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Autism Interventions What’s The Best Choice for Y our Child. Abbie Johnson English 1010 Rebecca Miner 4.20.2011. Every Child with ASD is Unique. .

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Autism interventions what s the best choice for y our child

Autism InterventionsWhat’s The Best Choice for Your Child.

Abbie Johnson

English 1010

Rebecca Miner


Every child with asd is unique
Every Child with ASD is Unique.

According to the American Academy of Pediatrics, “No 2 children with ASD have the exact same symptoms…and how severe they are can vary greatly.”

Because every child with ASD is different, an intervention plan that works for one child, may not work for another. That is why it is crucial for parents to be attentive and to seek for professional help early on.

Every child is unique continued
Every Child is Unique, continued…

  • Parents, physicians, teachers, and society often ask the question, “What treatments are best for a child with autism?”

  • The American Academy of Pediatrics believes, “The most effective treatments include a comprehensive, intensive program of educational, developmental, and behavioral therapies. However, progress may be slow and because researchers have not been able to explain what causes ASD, Many families may try new treatments that may not have been scientifically studied.”

    • One parent commented in regards to alternative treatments, “At first I tried to resist, but hope won out over skepticism.”

Hopeful alternative treatments
“Hopeful” Alternative Treatments.

Some of the alternative, and expensive treatments NOT approved for safety or efficacy, include:

Immunoglobulin ($10,000 for one infusion.)

Gluten and Casein free diets

Vitamins and Supplements

Secretin ($90 per week.)

Chelation ($3000 for six months.)

Stem Cells ($15000)

Hyperbaric Oxygen Chamber ($3000 for 3 months.)

Sensory Integration Therapy ($6000 for one year.)

*Information on alternative treatments provided by, U.S. News & World Report writer Nancy Shute.

Autism speaks
Autism Speaks

  • Autism Speaks, “has grown into the nation's largest autism science and advocacy organization, dedicated to funding research into the causes, prevention, treatments and a cure for autism; increasing awareness of autism spectrum disorders; and advocating for the needs of individuals with autism and their families.”

  • They state that, “there are no commonly accepted standards for autism treatment, and families are often left to navigate the course of their child's future on their own.”

  • However they state that most families participate in one intensive intervention that meets their needs. These interventions involve hours and hours of therapy a week, addressing Behavioral, Developmental and Educational goals.

  • They recognize that most parents would gladly welcome a cure for their child’s ASD, however they realistically state, “Just as your child's challenges can't be summed up in one word, they can't be remedied with one therapy.”

Alternative treatments
Alternative Treatments


They’re Risky. Most “alternative” treatments have not been tested for safety or efficacy.

Most are extremely pricey!

They can interfere with the precious time that a child should be in behavioral therapy, which has actually shown to improve the symptoms of ASD.


  • Parents feel like they are taking action to help their autistic child.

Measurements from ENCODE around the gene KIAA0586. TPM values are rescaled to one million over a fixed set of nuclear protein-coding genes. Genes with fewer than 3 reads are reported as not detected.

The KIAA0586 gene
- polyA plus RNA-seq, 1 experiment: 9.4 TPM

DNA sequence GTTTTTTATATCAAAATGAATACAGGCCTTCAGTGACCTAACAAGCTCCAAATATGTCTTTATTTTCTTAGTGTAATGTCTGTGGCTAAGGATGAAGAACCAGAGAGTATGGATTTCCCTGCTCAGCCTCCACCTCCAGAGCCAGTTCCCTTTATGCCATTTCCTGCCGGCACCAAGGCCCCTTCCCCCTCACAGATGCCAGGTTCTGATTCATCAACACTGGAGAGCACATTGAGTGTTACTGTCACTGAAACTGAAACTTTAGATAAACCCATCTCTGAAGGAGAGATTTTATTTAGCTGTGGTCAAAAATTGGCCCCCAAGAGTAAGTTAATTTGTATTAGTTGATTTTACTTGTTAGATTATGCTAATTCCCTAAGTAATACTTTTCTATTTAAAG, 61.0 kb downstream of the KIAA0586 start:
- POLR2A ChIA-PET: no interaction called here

• Temporary improvements may be noticed,

    • however, parents “see improvement over time, and they give credit to the wrong thing.” some “gains are not because of the “treatment,” but because children mature as they age.”

My two cents
My Two Cents

Autism has become increasingly common in our society today, which has sparked my interest in the issue. I do not have an autistic child of my own, ( I have friends who do) so it is extremely difficult to give my opinion on the issue. However, I have done a fair bit of research on the matter, and found the opinions of some very credible sources.

From what I have learned, there is no cure, there is no drug therapy that has been proven safe or effective, there is no sound evidence that a strict diet helps, and there is no exercise or technique that instantly alleviates symptoms.

There is however, time. There are medical professionals and parents (like you) who devote their time and resources to providing autistic children with one on one time in the areas of behavioral and developmental therapy. They perform exercises that include, “specialized play used to improve eye contact, communication and motor skills.” This therapy is long and intensive, and the earlier it begins, the better. ASD is a life long disorder, but the symptoms can improve through long concerted efforts.

There is hope in the fact that, “rising demand for proved treatments is attracting money for research.” Maybe one day there will be a cure for Autism, but in the mean time, staying hopeful, supporting each other, and working tirelessly to help these beautiful children grow, is the best treatment!

Works cited
Works Cited

American Academy of Pediatrics. Understanding Autism Spectrum Disorders (ASDs). Amercian Academy of Pediatrics, 2006. Print.

Autism, . n. pag. Web. 21 Apr 2011. <>.

Baron-Cohen.Bolton,Wheelwright,Scahill,Short,Mead,Smith, Simon, Patrick, "Autism occurs more often in families of." (1998): 296-301. Web. 30 Mar 2011.

Lauritsen, Marlene Briciet (09/01/2005). "Effects of familial risk factors and place of birth on the risk of autism: a nationwide register-based study.". Journal of child psychology and psychiatry (0021-9630), 46 (9), p. 963.

Shute, Nancy. "Desperate for an Autism Cure." Scientific American 303.4 (2010): 80-85. Academic Search Premier. EBSCO. Web. 22 Mar. 2011.